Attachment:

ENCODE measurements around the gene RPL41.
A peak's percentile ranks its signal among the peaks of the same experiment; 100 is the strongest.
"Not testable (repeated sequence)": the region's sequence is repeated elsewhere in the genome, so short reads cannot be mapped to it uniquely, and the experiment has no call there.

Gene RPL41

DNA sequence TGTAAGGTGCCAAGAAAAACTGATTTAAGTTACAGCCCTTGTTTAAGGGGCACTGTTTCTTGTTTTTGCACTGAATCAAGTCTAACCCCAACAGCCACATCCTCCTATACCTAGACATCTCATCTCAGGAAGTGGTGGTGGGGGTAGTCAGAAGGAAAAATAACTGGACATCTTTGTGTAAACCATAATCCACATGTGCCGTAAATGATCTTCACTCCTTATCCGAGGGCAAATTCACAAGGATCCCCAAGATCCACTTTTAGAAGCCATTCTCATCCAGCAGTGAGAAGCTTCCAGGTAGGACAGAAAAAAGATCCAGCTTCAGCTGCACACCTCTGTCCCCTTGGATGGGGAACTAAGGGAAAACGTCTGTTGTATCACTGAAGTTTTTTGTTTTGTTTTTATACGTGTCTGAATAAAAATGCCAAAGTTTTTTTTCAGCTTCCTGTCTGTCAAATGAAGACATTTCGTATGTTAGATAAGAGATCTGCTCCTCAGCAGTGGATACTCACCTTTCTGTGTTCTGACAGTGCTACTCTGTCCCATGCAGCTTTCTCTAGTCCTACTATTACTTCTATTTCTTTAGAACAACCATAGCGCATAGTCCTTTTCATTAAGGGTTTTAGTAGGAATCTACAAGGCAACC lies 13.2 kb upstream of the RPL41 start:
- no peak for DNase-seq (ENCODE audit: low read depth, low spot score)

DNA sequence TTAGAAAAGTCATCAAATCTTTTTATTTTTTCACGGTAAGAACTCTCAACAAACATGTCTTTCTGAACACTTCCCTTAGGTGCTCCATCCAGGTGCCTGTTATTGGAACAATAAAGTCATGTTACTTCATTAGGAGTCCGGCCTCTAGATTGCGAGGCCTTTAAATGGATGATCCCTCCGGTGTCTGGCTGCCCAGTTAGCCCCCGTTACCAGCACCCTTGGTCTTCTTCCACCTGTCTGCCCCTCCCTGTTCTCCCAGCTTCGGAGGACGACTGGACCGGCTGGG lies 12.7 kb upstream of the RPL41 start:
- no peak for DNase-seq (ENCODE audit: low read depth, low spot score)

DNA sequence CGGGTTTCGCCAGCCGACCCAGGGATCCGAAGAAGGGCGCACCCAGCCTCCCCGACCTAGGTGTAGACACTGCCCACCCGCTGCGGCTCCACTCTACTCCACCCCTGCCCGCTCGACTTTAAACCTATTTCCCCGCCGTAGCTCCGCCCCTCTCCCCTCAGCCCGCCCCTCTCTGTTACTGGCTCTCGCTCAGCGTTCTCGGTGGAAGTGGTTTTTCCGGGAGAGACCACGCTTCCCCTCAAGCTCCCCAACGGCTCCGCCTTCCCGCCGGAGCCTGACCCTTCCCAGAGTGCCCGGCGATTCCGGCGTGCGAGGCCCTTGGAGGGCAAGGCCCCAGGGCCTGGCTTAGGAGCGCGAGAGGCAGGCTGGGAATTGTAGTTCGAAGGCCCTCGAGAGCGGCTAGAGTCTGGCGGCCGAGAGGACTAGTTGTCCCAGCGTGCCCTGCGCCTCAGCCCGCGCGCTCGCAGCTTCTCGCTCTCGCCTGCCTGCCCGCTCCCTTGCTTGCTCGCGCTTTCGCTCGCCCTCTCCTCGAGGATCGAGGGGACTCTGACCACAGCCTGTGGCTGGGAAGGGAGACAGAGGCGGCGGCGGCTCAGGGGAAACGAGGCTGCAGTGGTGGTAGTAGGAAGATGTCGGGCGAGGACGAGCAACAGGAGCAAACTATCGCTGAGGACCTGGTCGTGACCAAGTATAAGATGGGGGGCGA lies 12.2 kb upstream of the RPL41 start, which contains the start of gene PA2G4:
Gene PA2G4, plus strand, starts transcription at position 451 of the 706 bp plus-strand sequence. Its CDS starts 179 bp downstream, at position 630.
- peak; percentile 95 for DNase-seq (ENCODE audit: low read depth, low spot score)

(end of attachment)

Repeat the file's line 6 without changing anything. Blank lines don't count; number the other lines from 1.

- no peak for DNase-seq (ENCODE audit: low read depth, low spot score)